It’s less than a month now until Christmas and so begins the tiresome and stressful task of buying presents for friends and loved ones. So to help you out with the task at hand is some Cult/Sci-Fi themed recommendations for presents this year….
There are some shows out there that the critics can’t help but heap praise on and for some that can get rather tiresome. Syfy‘s re-imaging of Battlestar Galactica was a huge critical success but its one show that deserved all the praise that was heaped onto it. The original series was clearly influenced by Star Wars – directly or indirectly is another article entirely – and its a fun, action/adventure trek across the stars but it lacks any real depth or long-term character development. Ron Moore’s reinvention of Battlestar Galactica is a series that very clearly reflects the modern world with all the issues (religious tensions) and moral dilemmas (torture, democracy, freedom ect) that are ever present in the world we life in. The series is brimming with an excellent cast with Mary McDonnell and Edward James Olmos but two of the many actors that deserve credit for their roles.
The series ran for four seasons and admittedly its finale divides fan opinion but then again most series finales do just that; you are never going to please everyone. Prequel series Caprica was then launched which told the story of how the robotic Cylons were developed in the 12 Colonies of man. Caprica was a different beast to BSG with its action being more planet bound and a slower pace of storylines with character development taking the fore-front. Perhaps that’s why the prequel struggled with ratings because while it was still set in the BSG universe and clearly there were ties to the parent show it was a different beast entirely – perhaps too different. That doesn’t mean though that Caprica wasn’t a bloody good series and its 20 episode first season is well worth buying if you’re going to buy Battlestar Galactica as well.
Vampires; you can’t get away from them. At the cinema’s there’s Twilight and on television there’s True Blood, The Lair and The Vampire Diaries; The teen-drama continues the trend established by Buffy the Vampire Slayer of supernatural dramas revolving around a teen cast, mostly, who balancing high school with saving the world. Only The Vampire Diaries is far superior that than basic premise makes it sound. It’s a series that might feature teens as the main characters but its very adult in nature and doesn’t treat its audience as fools; you need to pay attention to keep up with the plots on this series.
Mystic Falls is a town where the supernatural seems to thrive; it has vampires, werewolves, witches, ghosts and a Founder’s Council which is spectacularly rubbish at protecting the town against said supernatural baddies. Vampire brothers Stefan (Paul Wesley) and Damon (Ian Somerhalder) both fight for the affections of Elena (Nina Dobrev) who is a doppelganger of the woman, Katherine, who turned them into a vampire in 1864. As the series progresses the reasons behind that link between the two becomes clear as witches, werewolves and original vampires all enter the fray. The Vampire Diaries is a series full of twists and turns and isn’t afraid to kill off characters. Trying to keep up with all the events and the characters complex relationships with each other is hard work – there’s no dosing off in this show. The Vampire Diaries deserves far more recognition than it gets; this is no teeny drama Hollyoaks style, this is up there with True Blood and other notable genre fare.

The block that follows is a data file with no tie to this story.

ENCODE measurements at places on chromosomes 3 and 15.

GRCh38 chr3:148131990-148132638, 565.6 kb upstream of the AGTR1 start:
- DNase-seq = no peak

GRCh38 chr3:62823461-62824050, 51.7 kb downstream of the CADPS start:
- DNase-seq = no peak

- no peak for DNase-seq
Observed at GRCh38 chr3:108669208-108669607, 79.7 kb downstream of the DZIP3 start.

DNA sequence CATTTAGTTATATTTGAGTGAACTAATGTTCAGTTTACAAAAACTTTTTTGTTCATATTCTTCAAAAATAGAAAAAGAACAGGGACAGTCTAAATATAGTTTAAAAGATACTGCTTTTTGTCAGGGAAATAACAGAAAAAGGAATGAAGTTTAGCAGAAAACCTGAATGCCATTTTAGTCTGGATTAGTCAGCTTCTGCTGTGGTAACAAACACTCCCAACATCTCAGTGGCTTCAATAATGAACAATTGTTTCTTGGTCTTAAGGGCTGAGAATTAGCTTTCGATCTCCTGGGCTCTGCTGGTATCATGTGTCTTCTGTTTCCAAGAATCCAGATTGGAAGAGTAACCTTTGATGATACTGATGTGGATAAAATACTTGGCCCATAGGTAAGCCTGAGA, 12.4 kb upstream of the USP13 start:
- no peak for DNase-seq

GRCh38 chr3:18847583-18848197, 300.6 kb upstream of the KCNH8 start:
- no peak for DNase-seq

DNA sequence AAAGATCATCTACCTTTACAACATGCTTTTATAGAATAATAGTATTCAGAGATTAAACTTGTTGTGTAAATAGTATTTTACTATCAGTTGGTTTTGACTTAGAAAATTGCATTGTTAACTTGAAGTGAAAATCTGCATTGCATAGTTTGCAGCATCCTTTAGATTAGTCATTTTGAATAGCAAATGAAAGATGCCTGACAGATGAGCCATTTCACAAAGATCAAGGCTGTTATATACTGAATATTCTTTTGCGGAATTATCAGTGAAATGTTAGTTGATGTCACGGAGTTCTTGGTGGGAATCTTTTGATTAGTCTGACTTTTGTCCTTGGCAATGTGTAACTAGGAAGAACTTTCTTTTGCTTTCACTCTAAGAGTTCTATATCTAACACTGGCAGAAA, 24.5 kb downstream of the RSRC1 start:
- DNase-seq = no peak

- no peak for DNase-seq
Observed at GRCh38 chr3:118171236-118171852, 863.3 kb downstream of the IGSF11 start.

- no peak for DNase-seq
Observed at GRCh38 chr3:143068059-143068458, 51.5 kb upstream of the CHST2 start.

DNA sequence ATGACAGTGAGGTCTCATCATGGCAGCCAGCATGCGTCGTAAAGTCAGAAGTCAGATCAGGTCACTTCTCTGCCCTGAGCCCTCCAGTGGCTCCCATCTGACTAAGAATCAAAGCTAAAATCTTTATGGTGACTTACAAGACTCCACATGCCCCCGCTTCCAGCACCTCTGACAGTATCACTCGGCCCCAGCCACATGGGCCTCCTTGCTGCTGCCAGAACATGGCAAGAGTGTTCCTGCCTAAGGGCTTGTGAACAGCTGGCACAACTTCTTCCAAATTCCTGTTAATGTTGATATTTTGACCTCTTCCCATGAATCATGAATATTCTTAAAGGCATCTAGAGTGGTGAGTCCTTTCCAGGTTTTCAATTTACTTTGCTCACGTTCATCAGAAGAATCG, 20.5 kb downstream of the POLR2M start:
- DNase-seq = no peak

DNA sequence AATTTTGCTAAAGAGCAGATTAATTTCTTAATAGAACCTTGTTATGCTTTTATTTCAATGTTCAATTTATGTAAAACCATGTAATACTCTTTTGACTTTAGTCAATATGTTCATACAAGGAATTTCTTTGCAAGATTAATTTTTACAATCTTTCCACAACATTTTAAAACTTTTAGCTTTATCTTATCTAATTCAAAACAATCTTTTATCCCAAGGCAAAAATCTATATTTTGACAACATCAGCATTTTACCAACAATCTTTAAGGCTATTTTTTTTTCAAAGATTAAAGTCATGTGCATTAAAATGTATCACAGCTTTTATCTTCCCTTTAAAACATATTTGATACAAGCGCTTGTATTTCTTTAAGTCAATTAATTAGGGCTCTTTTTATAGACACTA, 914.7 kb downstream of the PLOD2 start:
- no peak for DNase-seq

There are plenty of Doctor Who DVDs; both original series and new series. This year saw the release of quite a few original series adventures such as Colony in Space, Day of the Daleks and Paradise Towers. If you are looking for an original series adventure to buy then here are a few suggestions. Paradise Towers stars Sylvester McCoy and Bonnie Langford in a story set in the future in several tower blocks; it’s about the break-down of society within the tower blocks and how the residents broke up into smaller tribes. The remaining residents are being made “unalive” (killed) by the robotic street-cleaners who are under the control of the Chief Caretaker (guest appearance by Richard Bries). As with some Doctor Who’s the final outcome doesn’t always match the premise behind the episode but never-the-less Paradise Towers is a good story and would serve as a fantastic introduction to the Sylvester McCoy era which was all together darker in tone.
Day of the Daleks, starring Jon Pertwee and Katy Manning, a story that plays around with time-travel and time paradoxes. Oddly given the time travel nature of Doctor Who the series had mostly avoided paradoxes during its entire run – it’s a concept Star Trek has used far more often. A group of freedom fighters from the 22nd century travel back to the 20th century to kill a man they believe will be responsible for starting World War Three. As the title suggests the adventure also features the Daleks, their first appearance alongside Jon Pertwee, who are masters (once more) of 22nd century Earth. The DVD release of the story features a special edition which include new special effects (not entirely necessary really) and also replaces the Dalek voices with more standard style of voice – which makes the story more consistent with other Dalek serials. You can read a full review on the DVD release here >>
The sixth season of Doctor Who has, of course, also been released on DVD allowing you to watch episodes multiple times in order to fully appreciate them and pick up on all the small arc details which are littered throughout the stories and are easily missed upon first viewing. The sixth season was a bit hit or miss with The Curse of the Black Spot, Night Terrors and Closing Time being amongst the disappointments of the season but The Impossible Astronaut/Day of the Moon and A Good Man Goes to War all being excellent.